'Downton Abbey': Nine great withdrawal cures
The show's second season brought the battle home. If you're hungry for more love and war, dip into these riveting novels and histories about World War I
The Beauty and the Sorrow (2011)
Englund’s history of the war — told through the lives of 20 ordinary citizens on both sides — makes, improbably enough, for a mesmerizing melodrama that rivals any TV soap.
A rich, engulfing novel that grabs your heart — and then your throat. A young Brit named Stephen Wraysford has an affair with a married Frenchwoman, but learns the difference between recklessness and bravery only when the war knocks the world off its axis.
Adaptation A BBC miniseries (which omits the novel’s weak 1970s subplot) will air on PBS in April.
Doctor Zhivago (1957)
In this sweeping epic, the war and the Russian Revolution serve as the backdrop to the complicated, battle-ravaged love affair between military medics Yurii Zhivago and Lara Feodorovna. Loaded with romantic poetry, infidelity, and catastrophic misunderstandings, Zhivago should appeal to Downton fans who have a soft spot for Russian tragedy.
Adaptation The 1965 film — the eighth-highest-grossing movie of all time in the U.S. (adjusted for inflation) — stars Omar Sharif and Julie Christie.
A Farewell to Arms (1929)
Some of the dialogue sounds cheesy these days (”I’m afraid of the rain because sometimes I see me dead in it”), but Hemingway’s semiautobiographical novel about an American ambulance driver in the Italian army remains a powerfully poignant story, written in the author’s sparest, leanest prose.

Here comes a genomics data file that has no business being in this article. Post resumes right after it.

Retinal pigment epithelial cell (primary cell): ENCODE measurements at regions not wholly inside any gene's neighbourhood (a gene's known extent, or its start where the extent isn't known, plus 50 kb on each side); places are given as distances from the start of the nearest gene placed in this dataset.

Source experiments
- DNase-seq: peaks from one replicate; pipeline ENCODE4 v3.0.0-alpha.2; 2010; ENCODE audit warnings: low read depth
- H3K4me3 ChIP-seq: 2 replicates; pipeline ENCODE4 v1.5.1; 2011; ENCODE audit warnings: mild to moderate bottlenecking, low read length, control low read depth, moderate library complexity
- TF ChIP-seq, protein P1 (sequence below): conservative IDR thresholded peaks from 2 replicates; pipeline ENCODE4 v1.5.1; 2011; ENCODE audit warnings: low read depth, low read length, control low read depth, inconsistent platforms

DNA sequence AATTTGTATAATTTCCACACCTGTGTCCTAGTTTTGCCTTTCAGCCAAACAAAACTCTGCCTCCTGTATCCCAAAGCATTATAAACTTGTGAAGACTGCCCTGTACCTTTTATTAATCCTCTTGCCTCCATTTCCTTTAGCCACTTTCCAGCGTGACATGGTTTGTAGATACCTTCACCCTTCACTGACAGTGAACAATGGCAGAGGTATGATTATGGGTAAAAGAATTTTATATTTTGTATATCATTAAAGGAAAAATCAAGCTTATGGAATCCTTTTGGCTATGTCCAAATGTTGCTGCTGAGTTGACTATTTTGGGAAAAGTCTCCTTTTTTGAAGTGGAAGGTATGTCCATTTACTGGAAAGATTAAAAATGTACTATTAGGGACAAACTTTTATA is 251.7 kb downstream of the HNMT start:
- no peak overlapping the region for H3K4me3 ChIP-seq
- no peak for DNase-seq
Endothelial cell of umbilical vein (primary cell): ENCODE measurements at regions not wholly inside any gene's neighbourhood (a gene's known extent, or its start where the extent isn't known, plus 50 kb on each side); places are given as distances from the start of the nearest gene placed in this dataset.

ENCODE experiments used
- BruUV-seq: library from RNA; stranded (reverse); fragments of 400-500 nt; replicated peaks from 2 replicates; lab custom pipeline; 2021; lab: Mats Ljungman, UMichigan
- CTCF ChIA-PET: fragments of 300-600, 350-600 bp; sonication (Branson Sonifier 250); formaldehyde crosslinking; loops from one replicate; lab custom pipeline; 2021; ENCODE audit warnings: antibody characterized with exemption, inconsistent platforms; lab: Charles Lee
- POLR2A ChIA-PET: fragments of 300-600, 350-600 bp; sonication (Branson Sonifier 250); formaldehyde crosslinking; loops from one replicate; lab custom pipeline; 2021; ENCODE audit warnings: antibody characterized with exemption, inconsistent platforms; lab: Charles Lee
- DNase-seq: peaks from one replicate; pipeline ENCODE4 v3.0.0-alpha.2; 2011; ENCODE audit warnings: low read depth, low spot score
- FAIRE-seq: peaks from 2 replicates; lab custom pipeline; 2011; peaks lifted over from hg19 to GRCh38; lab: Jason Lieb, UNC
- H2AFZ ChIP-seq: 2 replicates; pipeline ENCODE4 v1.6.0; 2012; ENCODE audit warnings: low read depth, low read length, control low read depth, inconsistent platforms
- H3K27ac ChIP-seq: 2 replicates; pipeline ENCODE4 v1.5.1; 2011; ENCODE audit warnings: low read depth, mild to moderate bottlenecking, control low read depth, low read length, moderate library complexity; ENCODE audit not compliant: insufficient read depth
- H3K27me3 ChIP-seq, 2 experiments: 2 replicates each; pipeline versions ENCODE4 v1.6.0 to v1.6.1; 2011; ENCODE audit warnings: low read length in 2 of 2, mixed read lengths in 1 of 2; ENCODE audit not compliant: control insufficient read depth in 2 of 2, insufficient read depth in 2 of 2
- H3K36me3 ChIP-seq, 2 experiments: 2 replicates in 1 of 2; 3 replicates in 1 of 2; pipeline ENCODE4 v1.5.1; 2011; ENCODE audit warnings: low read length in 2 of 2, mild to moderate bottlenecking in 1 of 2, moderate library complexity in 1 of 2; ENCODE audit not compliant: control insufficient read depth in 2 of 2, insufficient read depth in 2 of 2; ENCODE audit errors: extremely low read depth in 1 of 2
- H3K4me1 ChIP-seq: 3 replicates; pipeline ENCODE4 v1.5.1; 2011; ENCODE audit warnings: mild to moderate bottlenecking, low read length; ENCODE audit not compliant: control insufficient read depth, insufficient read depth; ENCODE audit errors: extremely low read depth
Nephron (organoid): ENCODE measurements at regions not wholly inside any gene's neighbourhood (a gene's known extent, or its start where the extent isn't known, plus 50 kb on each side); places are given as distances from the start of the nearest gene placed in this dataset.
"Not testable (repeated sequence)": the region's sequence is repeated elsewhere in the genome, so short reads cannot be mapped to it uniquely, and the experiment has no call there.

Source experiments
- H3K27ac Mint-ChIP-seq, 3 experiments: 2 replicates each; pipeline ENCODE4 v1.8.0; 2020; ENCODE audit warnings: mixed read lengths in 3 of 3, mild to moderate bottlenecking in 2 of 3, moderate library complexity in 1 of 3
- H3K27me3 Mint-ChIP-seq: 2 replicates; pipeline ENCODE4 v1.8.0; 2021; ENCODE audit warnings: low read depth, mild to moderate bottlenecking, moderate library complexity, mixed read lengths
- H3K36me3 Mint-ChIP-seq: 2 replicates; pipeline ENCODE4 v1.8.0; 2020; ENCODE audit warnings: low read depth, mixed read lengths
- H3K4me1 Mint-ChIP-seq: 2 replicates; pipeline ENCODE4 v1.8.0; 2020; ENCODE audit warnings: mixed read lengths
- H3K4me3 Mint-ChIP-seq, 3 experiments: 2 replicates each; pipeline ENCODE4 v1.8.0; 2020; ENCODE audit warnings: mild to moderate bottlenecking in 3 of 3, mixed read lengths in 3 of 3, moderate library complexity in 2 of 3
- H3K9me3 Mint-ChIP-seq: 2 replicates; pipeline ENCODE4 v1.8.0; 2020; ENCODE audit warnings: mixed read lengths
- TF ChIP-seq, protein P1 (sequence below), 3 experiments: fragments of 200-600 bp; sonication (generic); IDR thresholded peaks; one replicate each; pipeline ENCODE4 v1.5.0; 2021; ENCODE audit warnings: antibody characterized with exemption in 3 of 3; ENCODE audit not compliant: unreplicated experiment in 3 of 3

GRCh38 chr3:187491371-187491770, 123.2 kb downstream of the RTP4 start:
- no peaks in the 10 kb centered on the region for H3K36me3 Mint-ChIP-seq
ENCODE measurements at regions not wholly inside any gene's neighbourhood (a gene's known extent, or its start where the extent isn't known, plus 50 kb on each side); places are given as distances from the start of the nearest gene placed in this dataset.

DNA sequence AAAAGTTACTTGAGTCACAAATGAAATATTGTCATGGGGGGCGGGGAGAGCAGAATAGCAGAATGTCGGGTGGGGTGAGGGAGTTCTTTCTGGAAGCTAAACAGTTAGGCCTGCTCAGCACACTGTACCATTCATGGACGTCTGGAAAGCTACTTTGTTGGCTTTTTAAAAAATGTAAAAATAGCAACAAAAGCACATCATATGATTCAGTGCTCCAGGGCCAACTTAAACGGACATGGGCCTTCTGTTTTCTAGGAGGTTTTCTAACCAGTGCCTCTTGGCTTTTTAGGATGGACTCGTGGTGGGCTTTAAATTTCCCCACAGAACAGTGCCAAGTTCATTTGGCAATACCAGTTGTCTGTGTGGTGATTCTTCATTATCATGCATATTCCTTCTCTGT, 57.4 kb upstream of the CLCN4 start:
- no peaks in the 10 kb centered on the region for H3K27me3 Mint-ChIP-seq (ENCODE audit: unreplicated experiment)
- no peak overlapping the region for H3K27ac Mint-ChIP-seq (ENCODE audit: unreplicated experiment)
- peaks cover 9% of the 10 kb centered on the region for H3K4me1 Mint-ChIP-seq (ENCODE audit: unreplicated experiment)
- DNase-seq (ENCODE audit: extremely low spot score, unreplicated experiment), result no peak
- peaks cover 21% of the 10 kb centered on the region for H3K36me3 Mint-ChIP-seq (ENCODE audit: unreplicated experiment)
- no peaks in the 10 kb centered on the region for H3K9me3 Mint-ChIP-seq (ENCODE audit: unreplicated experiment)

Adaptations There’s a 1932 version with Gary Cooper and Helen Hayes, and a 1957 take with Rock Hudson and Jennifer Jones.
The Guns of August (1962)
Barbara W. Tuchman
This Pulitzer Prize-winning best-seller — a favorite of President John F. Kennedy — is still one of the definitive nonfiction books about World War I. Tuchman combined brilliant research and dramatic storytelling to create a panoramic account of the war and the world leaders embroiled in it.
No Angel (2004)
World War I simmers and then erupts in this sumptuous saga of a wealthy British publishing dynasty. Be forewarned, you may get hooked — and it’s part of a massive trilogy.
Parade’s End (1924-28)
Ford Madox Ford
War shreds the fabric of British society in this epic collection of four novels centered on a British officer who can only watch as his world disappears.
Adaptation A joint HBO/BBC production, written by Tom Stoppard, is expected later this year.
A harrowing novel about the psychic toll of war, the conflict between conscience and duty, and the gray area between brotherhood and homosexuality. Regeneration, the first part of a trilogy that’s become a contemporary classic, is a roman à clef about, among others, the poets Siegfried Sassoon and Wilfred Owen and a physician named W.H.R. Rivers.
Adaptation A 1998 movie with Jonathan Pryce as Rivers called Behind the Lines.
A Very Long Engagement (1993)
Japrisot’s captivating novel about a young Frenchwoman searching for her presumed-dead soldier fiancé is part epistolary tale, part taut mystery, and part gushy romance. It’s packed with vivid characters, none more so than the heroine, Mathilde.
Adaptation A lush French-language movie from 2004 directed by Jean-Pierre Jeunet and starring his Amélie muse, Audrey Tautou.
A Farewell to Arms